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James Noah


Top 5 Best Electric Suv's

Let's find out the top 5 best electric SUV's to buy in 2018.

Are all SUVs gas guzzlers? These five plug-in, four-wheel drives suggest they don’t have to be.

If car sales figures are anything to go by, we all want an SUV. We love the practicality they offer, along with the high-up driving position and the feeling of invincibility. Of course, the downside of big, heavy SUVs is an increase in fuel consumption and emissions compared to conventional hatchbacks and family saloons.

If any segment is desperate for an electric bikes, cars and SUV's makeover, this is it. all want an SUV. We love the practicality they offer, along with the high-up driving position and the feeling of invincibility. Of course, the downside of big, heavy SUVs is an increase in fuel consumption and emissions compared to conventional hatchbacks and family saloons. If any segment is desperate for an electric makeover, this is it.

It’s no surprise, then, that a number of manufacturers are concentrating their eco efforts on SUVs, big and small. The Mitsubishi Outlander PHEV lays claim to being the first mass-market plug-in hybrid on sale in the UK, while premium marques such as Audi, BMW and Mercedes-Benz all offer plug-in versions of their SUVs. While pure electric SUVs are still rare, there are a number on the horizon.

Jaguar revealed its I-Pace electric SUV at the 2018 Geneva Motor Show, while Audi’s E-Tron prototypes were spotted turning heads outside the show. Even Porsche revealed a crossover surprise in the form of the Mission E Cross Turismo concept – a jacked-up, electric sports wagon. If you simply cannot wait for these concepts to be turned into production models, we have listed our top five electric and hybrid SUVs that you can buy right now.


This diesel-electric hybrid is one of the cleverest SUVs on the market. You’ll have to pay for the privilege, thoug.

If you’re a true eco warrior, a diesel Audi Q7 SUV probably won’t be on your radar – even when paired with a hefty battery pack and an electric motor. But it’s a genuinely impressive and extremely clever hybrid SUV. We’ll start with the basics. At close to 2.5 tons, the Q7 E-Tron is even heavier than the Tesla Model X. Audi’s 3.0-litre TDI V6 engine works with a 17.3kWh lithium-ion battery pack and an eights peed automatic gearbox to produce a combined output of 258hp. As such, it’ll hit 62mph in 6.2 seconds, and reach a maximum speed of 143mph.

2. VOLVO XC60 T8

Volvo is on a roll, and the XC60 T8 is one of its best cars. A powerful, efficient, stylish and beautifully built hybrid SUV.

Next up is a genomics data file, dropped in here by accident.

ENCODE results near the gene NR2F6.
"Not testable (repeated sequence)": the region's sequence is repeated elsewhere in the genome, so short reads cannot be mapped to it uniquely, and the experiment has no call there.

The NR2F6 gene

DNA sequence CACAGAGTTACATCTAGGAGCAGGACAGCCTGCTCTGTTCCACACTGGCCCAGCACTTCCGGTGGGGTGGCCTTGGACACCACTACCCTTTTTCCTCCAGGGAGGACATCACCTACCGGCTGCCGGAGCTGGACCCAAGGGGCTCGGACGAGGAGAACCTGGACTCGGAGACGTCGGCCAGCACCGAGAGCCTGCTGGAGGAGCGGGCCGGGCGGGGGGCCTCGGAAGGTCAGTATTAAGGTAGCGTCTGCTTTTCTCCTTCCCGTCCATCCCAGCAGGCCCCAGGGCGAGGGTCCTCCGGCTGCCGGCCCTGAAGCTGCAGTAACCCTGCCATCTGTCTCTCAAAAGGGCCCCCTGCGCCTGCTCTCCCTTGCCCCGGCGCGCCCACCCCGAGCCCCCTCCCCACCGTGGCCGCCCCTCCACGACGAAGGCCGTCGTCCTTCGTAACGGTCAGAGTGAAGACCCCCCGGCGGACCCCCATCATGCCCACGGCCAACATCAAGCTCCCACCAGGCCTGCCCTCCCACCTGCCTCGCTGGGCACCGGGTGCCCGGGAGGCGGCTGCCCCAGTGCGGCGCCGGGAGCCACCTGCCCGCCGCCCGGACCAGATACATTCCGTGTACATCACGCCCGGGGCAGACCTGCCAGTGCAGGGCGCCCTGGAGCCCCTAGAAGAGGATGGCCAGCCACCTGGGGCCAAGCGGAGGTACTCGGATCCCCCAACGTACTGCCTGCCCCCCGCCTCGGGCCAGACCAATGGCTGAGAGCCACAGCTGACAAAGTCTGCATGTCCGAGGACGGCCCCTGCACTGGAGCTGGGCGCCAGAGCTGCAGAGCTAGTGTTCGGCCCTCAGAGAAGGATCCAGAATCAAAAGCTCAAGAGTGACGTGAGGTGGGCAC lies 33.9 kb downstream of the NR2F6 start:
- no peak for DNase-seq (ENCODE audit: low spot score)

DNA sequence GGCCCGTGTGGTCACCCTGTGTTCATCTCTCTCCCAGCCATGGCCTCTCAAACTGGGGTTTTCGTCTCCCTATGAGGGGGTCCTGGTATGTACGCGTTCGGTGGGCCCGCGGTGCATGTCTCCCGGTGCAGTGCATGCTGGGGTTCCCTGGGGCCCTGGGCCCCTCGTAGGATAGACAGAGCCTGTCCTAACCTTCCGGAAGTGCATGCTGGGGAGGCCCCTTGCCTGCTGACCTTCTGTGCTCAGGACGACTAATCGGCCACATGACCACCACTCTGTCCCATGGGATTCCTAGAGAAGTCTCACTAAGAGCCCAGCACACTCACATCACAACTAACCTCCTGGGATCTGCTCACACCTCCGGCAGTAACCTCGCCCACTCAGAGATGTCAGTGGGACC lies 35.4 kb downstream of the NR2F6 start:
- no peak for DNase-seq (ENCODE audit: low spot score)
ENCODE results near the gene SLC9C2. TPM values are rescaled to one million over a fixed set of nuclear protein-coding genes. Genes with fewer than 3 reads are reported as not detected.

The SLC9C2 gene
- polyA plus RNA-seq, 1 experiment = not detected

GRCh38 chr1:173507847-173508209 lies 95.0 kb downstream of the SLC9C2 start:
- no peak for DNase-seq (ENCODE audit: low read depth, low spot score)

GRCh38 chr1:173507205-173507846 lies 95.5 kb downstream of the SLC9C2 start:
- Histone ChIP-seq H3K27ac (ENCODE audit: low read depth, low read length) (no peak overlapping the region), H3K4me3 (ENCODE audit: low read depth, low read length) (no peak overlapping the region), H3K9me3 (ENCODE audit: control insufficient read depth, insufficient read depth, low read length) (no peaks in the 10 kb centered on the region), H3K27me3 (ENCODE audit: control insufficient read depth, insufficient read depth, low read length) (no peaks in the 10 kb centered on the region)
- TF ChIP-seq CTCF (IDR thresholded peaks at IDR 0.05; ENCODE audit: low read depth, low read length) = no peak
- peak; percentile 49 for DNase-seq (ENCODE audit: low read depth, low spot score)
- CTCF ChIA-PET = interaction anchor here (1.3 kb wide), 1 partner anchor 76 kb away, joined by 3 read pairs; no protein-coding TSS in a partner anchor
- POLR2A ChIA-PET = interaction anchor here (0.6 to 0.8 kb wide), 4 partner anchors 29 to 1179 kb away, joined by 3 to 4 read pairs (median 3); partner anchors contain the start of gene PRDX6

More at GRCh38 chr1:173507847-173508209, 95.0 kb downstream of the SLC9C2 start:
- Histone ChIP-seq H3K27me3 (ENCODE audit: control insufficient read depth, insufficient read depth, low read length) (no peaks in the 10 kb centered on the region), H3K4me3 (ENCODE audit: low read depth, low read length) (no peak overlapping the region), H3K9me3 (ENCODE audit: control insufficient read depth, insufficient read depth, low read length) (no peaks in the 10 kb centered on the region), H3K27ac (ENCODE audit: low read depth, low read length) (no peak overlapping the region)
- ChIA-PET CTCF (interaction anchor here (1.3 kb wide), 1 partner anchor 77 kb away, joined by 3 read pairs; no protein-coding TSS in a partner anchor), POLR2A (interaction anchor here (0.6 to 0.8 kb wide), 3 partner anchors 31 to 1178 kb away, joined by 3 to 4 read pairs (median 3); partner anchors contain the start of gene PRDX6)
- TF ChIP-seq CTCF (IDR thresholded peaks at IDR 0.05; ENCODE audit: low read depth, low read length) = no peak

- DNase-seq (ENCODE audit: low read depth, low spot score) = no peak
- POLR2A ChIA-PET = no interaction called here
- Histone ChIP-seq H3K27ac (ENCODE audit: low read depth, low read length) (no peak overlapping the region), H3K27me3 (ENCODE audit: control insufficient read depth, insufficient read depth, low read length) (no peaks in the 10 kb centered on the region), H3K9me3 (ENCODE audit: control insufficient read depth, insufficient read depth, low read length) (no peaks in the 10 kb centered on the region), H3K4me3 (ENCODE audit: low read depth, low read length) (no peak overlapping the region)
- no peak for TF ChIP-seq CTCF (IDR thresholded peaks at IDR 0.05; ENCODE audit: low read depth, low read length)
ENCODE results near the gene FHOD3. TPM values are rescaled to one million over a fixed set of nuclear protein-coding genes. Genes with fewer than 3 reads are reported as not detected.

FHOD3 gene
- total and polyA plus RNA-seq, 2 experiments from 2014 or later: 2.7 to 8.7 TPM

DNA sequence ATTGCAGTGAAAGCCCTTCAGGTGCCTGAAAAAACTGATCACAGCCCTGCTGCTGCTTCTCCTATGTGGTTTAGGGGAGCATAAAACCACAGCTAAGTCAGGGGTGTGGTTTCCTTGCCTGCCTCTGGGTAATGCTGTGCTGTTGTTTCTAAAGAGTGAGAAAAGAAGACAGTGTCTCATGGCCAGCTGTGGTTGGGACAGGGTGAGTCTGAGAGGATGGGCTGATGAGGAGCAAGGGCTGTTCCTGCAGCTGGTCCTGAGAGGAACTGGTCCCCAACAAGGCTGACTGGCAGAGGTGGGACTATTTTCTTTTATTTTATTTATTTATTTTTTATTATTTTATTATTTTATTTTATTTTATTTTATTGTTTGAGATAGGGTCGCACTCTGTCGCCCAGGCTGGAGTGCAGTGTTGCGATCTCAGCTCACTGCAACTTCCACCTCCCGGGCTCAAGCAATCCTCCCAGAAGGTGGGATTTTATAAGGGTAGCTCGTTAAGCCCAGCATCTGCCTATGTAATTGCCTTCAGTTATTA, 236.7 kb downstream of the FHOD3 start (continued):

Volvo’s announcement that all of its models would feature some sort of electrification from 2019 was a PR masterstroke when it landed last year. ‘Volvo signals end of road for diesel and petrol cars’, screamed the headlines. But, in reality, it was only signposting plans to do what other manufacturers featured here were already doing. Although the ‘twin-engined’ XC90 T8 was already on sale when the announcement was made, it coincided nicely with the launch of this: the XC60 T8.

The XC60 is Volvo’s rival to the Audi Q5 and BMW X3, sitting between the smaller (and newer) XC40 and bigger XC90 in the range. Conventional petrol and diesel engines are offered, yet the T8 is the most desirable. It combines a 2.0-litre supercharged and turbocharged four-cylinder petrol motor powering the front wheels with an electric motor driving the rears. It’ll produce a combined 390hp – quite significant considering the relatively compact size of the XC60 compared to some of the SUVs featured here – and reach 62mph in 5.3 seconds.

Top speed is 143mph. It’s not really the sporty SUV those figures suggest, but it’s not on-paper stats that impress us about the XC60. Rather, it’s the way it goes about business in its own unique, Volvo manner. Not only is the interior almost on par with that of an Audi, it’s also quirky and different. There’s plenty of space inside – enough for a small family – and there are myriad clever features that’ll make living with the XC60 T8 a joy.

If you’re interested, it’ll officially return 134.5mpg, providing you charge it regularly. CO2 emissions are 52g/km, while prices start at £57,600 – around £10,000 more than the equivalent diesel. Hefty.


The only fully electric SUV on the market, the Tesla Model X is the one to have if you like to be ahead of the curve.

The Tesla Model X has falcon-wing doors, can drive itself and – in top-spec P100D guise – will hit 62mph in 2.9 seconds when the driver engages Ludicrous mode. What’s not to like? Okay, it is massive, and the perceived quality of the interior isn’t quite as high as we’d like for our £128,250 (again, that’s for the P100D – the 75D starts at £76,200).